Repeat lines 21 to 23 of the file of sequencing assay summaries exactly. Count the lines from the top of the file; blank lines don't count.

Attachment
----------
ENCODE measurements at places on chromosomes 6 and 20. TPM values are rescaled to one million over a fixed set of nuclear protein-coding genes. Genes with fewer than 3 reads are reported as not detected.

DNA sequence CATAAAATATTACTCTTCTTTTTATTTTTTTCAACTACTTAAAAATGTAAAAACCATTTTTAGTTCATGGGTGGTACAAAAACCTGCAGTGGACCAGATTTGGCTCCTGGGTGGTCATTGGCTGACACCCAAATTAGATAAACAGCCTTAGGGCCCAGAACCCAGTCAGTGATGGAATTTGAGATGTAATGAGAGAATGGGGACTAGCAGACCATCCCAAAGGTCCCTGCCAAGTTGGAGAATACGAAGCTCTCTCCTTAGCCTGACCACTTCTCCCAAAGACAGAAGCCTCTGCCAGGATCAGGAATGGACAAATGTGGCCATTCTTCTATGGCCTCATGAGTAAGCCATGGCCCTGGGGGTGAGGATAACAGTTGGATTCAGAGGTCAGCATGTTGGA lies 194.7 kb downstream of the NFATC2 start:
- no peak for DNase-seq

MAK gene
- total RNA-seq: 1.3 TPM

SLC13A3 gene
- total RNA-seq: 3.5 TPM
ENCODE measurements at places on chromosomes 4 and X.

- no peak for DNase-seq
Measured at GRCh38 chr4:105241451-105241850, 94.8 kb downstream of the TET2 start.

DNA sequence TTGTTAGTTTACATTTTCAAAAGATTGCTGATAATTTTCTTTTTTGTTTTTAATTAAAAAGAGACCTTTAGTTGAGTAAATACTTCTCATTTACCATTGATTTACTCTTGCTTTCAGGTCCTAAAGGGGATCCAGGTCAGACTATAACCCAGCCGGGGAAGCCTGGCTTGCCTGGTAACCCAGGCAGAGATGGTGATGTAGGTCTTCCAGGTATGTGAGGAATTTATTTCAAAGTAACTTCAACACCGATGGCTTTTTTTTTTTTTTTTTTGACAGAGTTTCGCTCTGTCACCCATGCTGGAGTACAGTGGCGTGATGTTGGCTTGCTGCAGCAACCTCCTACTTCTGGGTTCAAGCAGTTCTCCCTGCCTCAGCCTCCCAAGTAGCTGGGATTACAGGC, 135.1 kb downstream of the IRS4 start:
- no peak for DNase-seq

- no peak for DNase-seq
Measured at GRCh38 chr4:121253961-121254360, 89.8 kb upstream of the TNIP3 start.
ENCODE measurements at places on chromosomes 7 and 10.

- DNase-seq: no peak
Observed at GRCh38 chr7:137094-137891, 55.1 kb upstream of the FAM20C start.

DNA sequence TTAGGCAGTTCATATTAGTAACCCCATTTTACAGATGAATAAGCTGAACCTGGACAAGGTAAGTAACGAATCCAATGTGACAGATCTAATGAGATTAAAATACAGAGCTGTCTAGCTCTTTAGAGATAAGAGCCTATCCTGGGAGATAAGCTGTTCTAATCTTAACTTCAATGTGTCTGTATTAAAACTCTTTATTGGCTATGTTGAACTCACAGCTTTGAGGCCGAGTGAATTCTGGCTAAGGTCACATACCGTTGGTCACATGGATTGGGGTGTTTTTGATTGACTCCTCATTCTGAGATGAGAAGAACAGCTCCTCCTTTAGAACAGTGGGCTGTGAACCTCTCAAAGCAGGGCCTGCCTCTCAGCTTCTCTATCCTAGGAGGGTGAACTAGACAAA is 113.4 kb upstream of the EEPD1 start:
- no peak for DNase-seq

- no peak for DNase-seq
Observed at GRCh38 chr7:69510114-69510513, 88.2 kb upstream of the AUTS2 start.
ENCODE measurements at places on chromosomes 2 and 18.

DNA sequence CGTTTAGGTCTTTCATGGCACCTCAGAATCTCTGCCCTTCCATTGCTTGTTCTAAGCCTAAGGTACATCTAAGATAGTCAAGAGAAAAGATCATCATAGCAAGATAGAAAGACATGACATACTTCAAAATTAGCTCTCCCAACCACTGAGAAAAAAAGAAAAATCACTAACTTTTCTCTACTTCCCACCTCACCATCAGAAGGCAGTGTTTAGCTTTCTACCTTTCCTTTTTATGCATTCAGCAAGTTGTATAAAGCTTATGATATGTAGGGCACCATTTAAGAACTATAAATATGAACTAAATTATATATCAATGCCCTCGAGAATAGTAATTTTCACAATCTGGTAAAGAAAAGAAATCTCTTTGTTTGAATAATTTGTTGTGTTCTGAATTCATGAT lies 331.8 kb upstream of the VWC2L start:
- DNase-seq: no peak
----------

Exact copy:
Observed at GRCh38 chr7:69510114-69510513, 88.2 kb upstream of the AUTS2 start.
ENCODE measurements at places on chromosomes 2 and 18.

DNA sequence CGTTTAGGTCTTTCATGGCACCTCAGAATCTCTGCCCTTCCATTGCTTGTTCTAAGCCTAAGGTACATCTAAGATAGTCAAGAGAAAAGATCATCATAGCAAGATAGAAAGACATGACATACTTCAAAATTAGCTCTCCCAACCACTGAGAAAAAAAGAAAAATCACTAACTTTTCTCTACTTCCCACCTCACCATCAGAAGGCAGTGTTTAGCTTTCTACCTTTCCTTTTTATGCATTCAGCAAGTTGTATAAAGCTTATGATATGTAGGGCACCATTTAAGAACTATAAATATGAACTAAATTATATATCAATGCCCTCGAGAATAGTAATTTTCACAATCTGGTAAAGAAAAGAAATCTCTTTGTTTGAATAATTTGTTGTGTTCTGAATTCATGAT lies 331.8 kb upstream of the VWC2L start: